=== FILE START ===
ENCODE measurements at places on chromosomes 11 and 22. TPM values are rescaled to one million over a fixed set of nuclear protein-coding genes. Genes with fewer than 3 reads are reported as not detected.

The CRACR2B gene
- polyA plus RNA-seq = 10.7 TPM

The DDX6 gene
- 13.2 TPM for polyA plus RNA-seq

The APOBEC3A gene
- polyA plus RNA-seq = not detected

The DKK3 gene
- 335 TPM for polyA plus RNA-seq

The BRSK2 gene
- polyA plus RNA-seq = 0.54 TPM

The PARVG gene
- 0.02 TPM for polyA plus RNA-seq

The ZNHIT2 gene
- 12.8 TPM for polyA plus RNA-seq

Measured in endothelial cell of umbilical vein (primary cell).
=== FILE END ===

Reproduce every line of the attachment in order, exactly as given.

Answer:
ENCODE measurements at places on chromosomes 11 and 22. TPM values are rescaled to one million over a fixed set of nuclear protein-coding genes. Genes with fewer than 3 reads are reported as not detected.

The CRACR2B gene
- polyA plus RNA-seq = 10.7 TPM

The DDX6 gene
- 13.2 TPM for polyA plus RNA-seq

The APOBEC3A gene
- polyA plus RNA-seq = not detected

The DKK3 gene
- 335 TPM for polyA plus RNA-seq

The BRSK2 gene
- polyA plus RNA-seq = 0.54 TPM

The PARVG gene
- 0.02 TPM for polyA plus RNA-seq

The ZNHIT2 gene
- 12.8 TPM for polyA plus RNA-seq

Measured in endothelial cell of umbilical vein (primary cell).